What is the clinical spectrum of the α1-antitrypsin deficiency (AATD) syndrome?
AATD syndrome is an inherited predisposition to lung disease caused by mutated variants of the gene that codes for the protein α1-antitrypsin (A1AT). The most common variants are known as Z and S. Patients who are homozygous for the Z allele have the most severe form of AATD, which is heavily influenced by lifestyle. At worst, smokers with the ZZ phenotype develop emphysema at a relatively young age in their fifth to sixth decade. In contrast, only a minority of lifetime ZZ nonsmokers develop severe emphysema, and many do not develop pulmonary symptoms. Aside from mutations in the gene for A1AT, other genetic factors may modify the clinical phenotype.
Severe (ZZ) AATD can also lead to neonatal jaundice and hepatitis in infancy and childhood that typically resolves before returning in a subset of individuals in the fourth or fifth decade. Although clinical liver and pulmonary disease may coexist, the two entities may occur in isolation. Presence of A1AT Z polymerization within hepatocyte endoplasmic reticulum is the primary cause of AATD-related liver disease. In contrast, most AATD-related pulmonary disease results from an absence of A1AT neutrophil elastase inhibition and other immunomodulatory effects.
What role do clinical laboratories have in the diagnosis of AATD?
When AATD occurs, severe clinical manifestations of the condition often go unrecognized, and there may be several years of delay in making the diagnosis. Labs can help reduce the clinical impact of the disease by efficiently identifying individuals who have, or are at risk for, severe AATD. This enables patients to adjust their lifestyle and to receive disease-specific therapy, e.g. A1AT protein replacement therapy. Testing should be facilitated for individuals with symptomatic lung disease such as chronic obstructive pulmonary disease, neonatal cholestasis, or those at any age with unexplained hepatitis or cirrhosis. Asymptomatic individuals with an appropriate family history should also be screened and offered pre-test genetic counseling.
Which algorithms should be used in the diagnosis of A1AT?
Labs should use a screening test in conjunction with a protocol for confirmatory testing. Testing should begin with a screen for serum A1AT protein concentrations, as this result both guides the decision to perform confirmatory tests and prevents misinterpretation of them. The highest serum AAT levels would be seen in SZ patients who have a median serum AAT level of 0.6 g/L with the 97.5th percentile at 0.82 g/L. In the case of an acute phase response or exposure to high estrogen states, however, the serum AAT level may double. Therefore, a cutoff of approximately 1.20 g/L would identify the vast majority of the ZZ, Z null, and SZ mutations.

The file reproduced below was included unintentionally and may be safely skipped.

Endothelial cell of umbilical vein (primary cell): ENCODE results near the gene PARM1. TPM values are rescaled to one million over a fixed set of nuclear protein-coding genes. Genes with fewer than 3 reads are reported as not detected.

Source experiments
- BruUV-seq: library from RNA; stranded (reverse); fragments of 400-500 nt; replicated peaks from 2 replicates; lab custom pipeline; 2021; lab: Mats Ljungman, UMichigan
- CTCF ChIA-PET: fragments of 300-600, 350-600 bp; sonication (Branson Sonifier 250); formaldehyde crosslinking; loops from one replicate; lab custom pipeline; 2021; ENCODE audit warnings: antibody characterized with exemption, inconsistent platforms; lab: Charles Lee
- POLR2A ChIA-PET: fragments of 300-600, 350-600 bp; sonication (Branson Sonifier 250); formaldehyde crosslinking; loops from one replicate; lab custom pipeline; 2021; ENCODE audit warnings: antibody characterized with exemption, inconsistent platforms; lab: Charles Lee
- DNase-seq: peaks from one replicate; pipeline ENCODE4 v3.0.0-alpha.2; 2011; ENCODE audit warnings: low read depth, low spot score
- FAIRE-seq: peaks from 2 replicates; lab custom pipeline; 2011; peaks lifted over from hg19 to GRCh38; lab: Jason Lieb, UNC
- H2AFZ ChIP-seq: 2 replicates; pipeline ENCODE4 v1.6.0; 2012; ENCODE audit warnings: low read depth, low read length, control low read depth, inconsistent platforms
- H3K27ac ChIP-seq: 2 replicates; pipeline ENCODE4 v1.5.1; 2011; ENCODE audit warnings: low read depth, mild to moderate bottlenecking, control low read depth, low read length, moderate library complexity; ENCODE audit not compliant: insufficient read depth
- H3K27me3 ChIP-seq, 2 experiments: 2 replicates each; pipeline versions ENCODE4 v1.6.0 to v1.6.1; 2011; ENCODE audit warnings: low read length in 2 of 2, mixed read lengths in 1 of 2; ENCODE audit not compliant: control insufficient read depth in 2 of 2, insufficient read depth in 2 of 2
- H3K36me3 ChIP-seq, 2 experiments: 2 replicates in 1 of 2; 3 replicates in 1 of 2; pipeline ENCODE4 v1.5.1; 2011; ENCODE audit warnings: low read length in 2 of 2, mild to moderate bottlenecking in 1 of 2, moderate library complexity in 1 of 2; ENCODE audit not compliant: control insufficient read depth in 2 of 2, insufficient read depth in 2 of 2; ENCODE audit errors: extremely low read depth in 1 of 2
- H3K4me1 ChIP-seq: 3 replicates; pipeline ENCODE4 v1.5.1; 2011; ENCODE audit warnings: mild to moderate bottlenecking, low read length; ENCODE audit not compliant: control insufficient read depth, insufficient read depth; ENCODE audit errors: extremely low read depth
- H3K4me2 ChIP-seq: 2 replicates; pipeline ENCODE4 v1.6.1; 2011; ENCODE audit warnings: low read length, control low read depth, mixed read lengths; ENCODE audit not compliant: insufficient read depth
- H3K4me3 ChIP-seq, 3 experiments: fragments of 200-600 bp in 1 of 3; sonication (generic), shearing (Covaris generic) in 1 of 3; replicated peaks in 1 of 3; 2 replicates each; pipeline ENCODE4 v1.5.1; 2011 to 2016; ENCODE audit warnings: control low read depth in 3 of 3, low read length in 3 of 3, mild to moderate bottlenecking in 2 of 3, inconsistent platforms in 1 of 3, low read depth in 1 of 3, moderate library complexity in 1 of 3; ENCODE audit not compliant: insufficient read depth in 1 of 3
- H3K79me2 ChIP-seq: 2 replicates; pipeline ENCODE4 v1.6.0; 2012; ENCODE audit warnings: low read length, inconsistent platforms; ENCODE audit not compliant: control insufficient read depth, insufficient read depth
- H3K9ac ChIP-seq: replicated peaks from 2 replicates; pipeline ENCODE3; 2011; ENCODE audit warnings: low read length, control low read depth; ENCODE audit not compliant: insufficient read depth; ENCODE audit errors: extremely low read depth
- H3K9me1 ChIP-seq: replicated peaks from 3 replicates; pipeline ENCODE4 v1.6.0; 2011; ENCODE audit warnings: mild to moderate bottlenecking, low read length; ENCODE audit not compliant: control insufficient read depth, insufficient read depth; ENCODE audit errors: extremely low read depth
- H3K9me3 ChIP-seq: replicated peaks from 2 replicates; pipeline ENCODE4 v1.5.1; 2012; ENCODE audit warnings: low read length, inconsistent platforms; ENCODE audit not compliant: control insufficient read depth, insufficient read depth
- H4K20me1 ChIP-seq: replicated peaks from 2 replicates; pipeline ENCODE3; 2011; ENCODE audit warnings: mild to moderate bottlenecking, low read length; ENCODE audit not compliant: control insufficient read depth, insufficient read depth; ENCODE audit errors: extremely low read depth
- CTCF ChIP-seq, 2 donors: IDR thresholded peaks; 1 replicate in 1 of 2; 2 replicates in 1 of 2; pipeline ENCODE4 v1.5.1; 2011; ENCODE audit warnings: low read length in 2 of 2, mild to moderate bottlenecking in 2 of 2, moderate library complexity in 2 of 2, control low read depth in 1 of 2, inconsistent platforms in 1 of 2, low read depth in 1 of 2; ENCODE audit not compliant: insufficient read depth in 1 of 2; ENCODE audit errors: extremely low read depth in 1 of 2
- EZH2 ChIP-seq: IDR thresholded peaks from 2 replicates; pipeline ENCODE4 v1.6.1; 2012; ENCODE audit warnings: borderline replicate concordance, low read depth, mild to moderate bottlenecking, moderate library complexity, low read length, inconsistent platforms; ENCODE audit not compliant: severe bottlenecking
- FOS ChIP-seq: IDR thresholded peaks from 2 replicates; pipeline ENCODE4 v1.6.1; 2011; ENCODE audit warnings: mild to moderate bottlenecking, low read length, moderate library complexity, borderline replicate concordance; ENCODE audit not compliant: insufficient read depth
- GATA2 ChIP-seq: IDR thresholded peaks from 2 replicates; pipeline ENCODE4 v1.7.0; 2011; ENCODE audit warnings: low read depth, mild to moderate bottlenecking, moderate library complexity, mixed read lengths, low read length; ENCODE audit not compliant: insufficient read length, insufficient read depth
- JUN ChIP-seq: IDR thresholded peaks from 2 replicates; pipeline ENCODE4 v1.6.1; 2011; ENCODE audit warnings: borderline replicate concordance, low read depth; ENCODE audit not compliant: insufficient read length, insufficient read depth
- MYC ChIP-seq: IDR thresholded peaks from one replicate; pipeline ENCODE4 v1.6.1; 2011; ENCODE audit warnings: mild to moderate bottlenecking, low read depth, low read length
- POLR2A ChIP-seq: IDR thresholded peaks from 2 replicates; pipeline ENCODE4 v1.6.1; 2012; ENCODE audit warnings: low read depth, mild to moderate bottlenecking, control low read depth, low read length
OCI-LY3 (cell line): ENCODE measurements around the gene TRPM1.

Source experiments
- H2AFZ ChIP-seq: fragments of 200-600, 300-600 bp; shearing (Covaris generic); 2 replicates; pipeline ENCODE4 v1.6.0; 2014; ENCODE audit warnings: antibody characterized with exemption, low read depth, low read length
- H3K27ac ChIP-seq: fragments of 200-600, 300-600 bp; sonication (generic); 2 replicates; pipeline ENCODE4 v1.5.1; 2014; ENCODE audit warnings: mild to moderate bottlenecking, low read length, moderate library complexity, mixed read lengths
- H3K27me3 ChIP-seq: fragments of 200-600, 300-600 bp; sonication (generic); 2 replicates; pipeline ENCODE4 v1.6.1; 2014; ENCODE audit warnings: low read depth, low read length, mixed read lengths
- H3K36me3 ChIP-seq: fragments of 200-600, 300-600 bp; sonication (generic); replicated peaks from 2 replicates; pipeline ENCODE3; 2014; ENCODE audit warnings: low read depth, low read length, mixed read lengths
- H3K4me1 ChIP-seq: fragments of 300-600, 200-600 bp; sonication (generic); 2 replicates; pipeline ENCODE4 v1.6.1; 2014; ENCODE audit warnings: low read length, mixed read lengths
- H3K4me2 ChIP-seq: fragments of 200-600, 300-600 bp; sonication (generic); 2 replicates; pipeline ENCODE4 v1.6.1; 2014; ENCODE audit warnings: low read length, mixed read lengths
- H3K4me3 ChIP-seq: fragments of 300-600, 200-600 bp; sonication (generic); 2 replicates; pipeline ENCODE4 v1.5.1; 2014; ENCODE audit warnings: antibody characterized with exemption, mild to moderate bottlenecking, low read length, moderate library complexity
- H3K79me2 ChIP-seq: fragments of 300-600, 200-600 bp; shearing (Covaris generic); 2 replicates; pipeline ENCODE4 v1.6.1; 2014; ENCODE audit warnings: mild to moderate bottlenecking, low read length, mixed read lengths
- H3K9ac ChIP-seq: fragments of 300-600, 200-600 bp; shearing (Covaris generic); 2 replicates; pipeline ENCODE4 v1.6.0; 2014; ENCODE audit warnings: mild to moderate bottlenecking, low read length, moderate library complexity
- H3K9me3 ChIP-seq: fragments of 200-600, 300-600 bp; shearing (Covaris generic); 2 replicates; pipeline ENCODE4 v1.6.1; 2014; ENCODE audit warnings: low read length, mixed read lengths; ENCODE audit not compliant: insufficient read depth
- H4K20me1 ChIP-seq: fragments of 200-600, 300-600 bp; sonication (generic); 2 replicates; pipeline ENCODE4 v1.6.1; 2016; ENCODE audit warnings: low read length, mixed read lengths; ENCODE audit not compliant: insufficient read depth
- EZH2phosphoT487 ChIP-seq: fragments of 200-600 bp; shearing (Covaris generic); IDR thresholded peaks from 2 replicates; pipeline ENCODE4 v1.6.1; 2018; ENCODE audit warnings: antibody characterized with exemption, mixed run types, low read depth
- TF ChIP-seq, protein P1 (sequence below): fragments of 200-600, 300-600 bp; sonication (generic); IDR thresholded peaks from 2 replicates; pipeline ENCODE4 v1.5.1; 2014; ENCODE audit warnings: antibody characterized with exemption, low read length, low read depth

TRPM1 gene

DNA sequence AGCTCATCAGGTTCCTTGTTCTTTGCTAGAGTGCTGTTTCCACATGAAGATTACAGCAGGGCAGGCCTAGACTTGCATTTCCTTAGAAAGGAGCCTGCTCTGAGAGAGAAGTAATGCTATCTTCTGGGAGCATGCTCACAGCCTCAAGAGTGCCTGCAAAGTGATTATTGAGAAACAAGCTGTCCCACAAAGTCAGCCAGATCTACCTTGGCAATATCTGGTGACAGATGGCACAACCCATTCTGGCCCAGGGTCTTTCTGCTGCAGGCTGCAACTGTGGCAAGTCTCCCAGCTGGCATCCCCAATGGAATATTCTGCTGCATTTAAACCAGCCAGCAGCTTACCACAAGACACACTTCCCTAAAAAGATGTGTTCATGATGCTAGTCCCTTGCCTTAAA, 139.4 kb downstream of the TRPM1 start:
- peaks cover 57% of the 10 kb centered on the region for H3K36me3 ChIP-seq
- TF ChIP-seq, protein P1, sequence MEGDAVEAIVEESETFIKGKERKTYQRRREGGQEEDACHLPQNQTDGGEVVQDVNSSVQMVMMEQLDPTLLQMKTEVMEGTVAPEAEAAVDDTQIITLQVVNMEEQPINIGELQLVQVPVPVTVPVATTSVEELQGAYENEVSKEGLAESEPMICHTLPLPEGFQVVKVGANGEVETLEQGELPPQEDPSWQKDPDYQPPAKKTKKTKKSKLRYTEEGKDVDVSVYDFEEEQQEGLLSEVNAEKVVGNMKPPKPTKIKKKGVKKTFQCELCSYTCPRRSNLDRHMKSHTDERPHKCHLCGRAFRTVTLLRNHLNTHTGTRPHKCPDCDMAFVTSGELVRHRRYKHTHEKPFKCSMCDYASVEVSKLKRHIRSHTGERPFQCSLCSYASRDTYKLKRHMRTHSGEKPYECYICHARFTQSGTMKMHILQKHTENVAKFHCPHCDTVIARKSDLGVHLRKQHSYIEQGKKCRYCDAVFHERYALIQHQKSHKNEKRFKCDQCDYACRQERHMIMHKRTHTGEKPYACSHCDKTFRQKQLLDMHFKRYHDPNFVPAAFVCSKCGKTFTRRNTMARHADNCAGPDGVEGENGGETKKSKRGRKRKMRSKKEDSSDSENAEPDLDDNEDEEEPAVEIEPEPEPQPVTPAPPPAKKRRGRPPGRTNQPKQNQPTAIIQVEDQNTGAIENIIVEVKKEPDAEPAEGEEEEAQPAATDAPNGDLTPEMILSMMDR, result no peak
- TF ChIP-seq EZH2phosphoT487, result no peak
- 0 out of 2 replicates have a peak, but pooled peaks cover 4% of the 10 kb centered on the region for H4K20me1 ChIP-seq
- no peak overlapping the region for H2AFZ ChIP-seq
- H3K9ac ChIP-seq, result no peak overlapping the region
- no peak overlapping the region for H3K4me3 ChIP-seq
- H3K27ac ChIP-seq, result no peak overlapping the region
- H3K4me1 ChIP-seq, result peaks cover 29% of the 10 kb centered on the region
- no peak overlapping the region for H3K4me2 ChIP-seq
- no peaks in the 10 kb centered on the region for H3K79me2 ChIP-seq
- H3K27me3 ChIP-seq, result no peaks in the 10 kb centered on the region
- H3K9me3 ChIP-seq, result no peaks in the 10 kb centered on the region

Confirmatory testing should follow when: the screening test is abnormal; there is a specific clinical finding (e.g. basilar predominant emphysema or PAS+D positive inclusions on liver biopsy histopathology); or when there is a family history of severe A1AT deficiency. Confirmatory tests include targeted genotyping, protease inhibitor isoelectric focusing, mass spectrometry, and gene sequencing. Gene sequencing is the most sensitive confirmatory method and should be utilized when there is a discordance between the clinical presentation and/or the serum A1AT screening test and one or more confirmatory test results.
What are the caveats of AATD diagnosis?
False negative or false positive results may affect screening and confirmatory tests alike. Even the most sensitive test, gene sequencing, has imperfect sensitivity and specificity, as it may miss large gene deletions or identify variants of unknown significance. Labs can reduce potential errors in analysis or interpretation by employing an integrated analysis of the clinical indication for testing, screening test result, and confirmatory test result when performed.
Acknowledgements: The author would like to thank Benjamin Jung, PhD, for contributing to this article.
Andre Mattman, MD, FRCPC, is clinical associate professor of pathology and laboratory medicine at St. Paul’s Hospital, University of British Columbia in Vancouver, Canada, and a medical biochemist in the Adult Metabolic Disease Clinic at Vancouver General Hospital.+Email: firstname.lastname@example.org